4. Maybe it’s not just powerlessness but a feeling that no one knows what is going to happen next. A lot of people I know have the feeling that no one knows what is going on and that people will just say anything to sound like they know more than they do. Its like explaining the stock market going up or down for some reason – they always say something even if it doesn’t make any sense.

    That is a lot like powerlessness but its also a lot of bluffing.

  5. Dan: I see what you mean about health care, but it didn’t quite get done in the decade, did it? 🙂 I’m also still not sure what we have, and I do tend to take Howard Dean’s side on this. Since it’s not done and we don’t know what the final product will look like, I’m not going to be too hopeful.

    I still have to respond to Mitch’s excellent post on that thread, which made me think. Good perspective, hate to have him think I ignored it.

    Jim: I’ve often said that no one knows what’s going on and that we believe our own BS far too often. That’s a related phenom, I think, but a bit different – it includes a touch of arrogance, don’t you think? Perhaps that’s just one of the many ways to respond to feeling totally out of control, kind of like the slow kid at school who compensates by being the bully.

    I’m hoping someone will be able to offer something a bit more complicated or … I dunno, less child-like? The idea that most of what’s going on politically, socially, and culturally is just a lashing out based on powerlessness seems far to simple, but it also seems to work far too well for my comfort. I’m thinking about it, too, Janine, but I’d like your help! 🙂

  6. OK I’ll try again abit. It makes some of my friends/wife mad when I say George Bush I had a very good term. He worked on balancing the budget by going against his party, bills for clean air and disability rights were passed, and depending on your point of view Saddam’s forces were ousted from Kuwait. The politics that Gingrich introduced in 93-95 have lingered and has created great gridlock in the governance of our country. Something (mainly the Senate and its rules and manipulation) is broke and it needs fixing but the majority party is held too much in check and can’t effectively govern. Now if you want me to talk about powerlessness I could go on at great length. But I won’t. There is a great deal in religious thought/belief and practice/ community that is about mutual aid but discussion of it is mostly suppressed. That’s my quirk anyway.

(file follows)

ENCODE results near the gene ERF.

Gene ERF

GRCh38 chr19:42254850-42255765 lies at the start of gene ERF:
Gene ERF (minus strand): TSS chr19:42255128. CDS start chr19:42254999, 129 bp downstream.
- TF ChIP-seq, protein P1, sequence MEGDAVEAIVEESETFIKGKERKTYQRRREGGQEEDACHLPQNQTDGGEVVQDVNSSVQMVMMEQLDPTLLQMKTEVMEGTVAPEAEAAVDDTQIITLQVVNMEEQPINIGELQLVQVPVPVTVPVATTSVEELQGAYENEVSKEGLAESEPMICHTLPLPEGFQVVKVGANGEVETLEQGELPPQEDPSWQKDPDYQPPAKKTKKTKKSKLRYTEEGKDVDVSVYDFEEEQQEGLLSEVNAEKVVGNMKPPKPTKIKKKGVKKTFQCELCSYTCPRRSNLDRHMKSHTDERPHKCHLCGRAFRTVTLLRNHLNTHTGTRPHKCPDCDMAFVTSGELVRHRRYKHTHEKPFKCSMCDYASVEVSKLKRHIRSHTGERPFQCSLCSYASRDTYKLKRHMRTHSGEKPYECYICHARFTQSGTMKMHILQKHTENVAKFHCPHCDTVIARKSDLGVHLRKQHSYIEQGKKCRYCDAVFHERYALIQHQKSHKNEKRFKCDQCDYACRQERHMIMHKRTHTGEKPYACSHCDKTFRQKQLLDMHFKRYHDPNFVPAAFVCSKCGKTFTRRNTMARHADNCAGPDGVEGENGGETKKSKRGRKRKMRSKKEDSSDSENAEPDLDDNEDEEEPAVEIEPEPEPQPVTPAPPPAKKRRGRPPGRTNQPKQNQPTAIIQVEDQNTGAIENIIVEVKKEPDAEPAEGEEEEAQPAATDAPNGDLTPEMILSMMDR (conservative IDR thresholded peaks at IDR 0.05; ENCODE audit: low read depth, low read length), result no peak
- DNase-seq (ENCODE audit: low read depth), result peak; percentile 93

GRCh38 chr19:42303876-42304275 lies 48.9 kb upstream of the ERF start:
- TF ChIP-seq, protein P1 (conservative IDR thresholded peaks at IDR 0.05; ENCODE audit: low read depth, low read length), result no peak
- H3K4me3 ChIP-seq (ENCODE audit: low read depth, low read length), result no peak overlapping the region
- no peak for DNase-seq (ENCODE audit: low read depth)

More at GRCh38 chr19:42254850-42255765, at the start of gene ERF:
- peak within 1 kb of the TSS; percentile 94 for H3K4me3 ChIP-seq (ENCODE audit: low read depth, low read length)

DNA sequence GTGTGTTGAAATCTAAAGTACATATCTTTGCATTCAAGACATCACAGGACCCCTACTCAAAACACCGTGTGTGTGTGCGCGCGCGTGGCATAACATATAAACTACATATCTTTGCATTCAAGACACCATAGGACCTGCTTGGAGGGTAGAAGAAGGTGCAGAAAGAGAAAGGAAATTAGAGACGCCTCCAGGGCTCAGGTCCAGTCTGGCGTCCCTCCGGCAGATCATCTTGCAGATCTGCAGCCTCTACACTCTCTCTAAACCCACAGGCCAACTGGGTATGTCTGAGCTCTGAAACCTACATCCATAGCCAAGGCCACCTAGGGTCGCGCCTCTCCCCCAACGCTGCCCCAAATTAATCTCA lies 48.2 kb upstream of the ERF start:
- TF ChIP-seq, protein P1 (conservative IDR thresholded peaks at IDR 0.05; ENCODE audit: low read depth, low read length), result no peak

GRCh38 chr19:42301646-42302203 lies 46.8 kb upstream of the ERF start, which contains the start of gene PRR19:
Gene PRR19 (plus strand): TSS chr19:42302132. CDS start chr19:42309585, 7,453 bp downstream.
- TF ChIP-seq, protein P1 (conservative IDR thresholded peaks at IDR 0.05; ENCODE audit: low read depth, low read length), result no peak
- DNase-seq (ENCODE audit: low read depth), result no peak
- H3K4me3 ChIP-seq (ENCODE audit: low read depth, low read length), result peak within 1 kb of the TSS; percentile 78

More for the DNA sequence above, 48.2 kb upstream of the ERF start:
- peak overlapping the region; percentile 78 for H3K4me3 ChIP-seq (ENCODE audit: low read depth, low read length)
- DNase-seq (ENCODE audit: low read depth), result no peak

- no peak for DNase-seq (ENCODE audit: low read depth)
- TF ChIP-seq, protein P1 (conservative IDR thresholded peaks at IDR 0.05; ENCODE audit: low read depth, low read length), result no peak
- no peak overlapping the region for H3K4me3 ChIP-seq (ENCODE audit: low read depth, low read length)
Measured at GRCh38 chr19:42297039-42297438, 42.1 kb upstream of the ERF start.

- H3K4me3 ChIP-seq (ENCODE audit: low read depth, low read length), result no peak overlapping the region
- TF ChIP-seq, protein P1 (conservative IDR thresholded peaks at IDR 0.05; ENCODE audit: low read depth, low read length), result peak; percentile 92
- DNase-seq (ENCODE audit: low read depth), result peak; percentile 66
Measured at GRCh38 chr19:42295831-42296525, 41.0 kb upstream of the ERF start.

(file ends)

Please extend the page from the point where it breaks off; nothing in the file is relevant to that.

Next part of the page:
And on one of the most basic or base levels at our household we are pissed off at HD TV
    and poor reception due to the cliff affect. The old way worked fine for us (about a third of the time I have my eyes closed/averted anyways. Now we can’t get channels or we have to rescan or adjust the dam fri*** antennae. The only minor benefit is that sports are slightly more enjoyable (and some nature shows too). Eventually we will probably forced against our will to cable up or reinvest in new televisions but might want to wait for more computer/tv interface. Hows that for childish I like watching stuff from foreign countries I’ll never have the cash/time/balls to visit. Oops I went on at great length. sorry

  7. R U sure you want to respond to Mitch? You’d probably be better off shelling peanuts at a baseball game. Or exercising or something else constructive.

  8. On another note. What do you think of the new St. Paul education contract. Myself I think it is irresponsible. I am not anti teacher or anti union
    but this will result in more pain more widely shared through larger class sizes and other cuts. The fundamentals seem unsound. I think the Board is unbalanced politically (the one candidate I was excited about abit lost in the primaries).

  9. Interesting stuff. The NYT apparently lied about Bush and his confusion at a checkout line. Funny how some visual images stick in ones mind.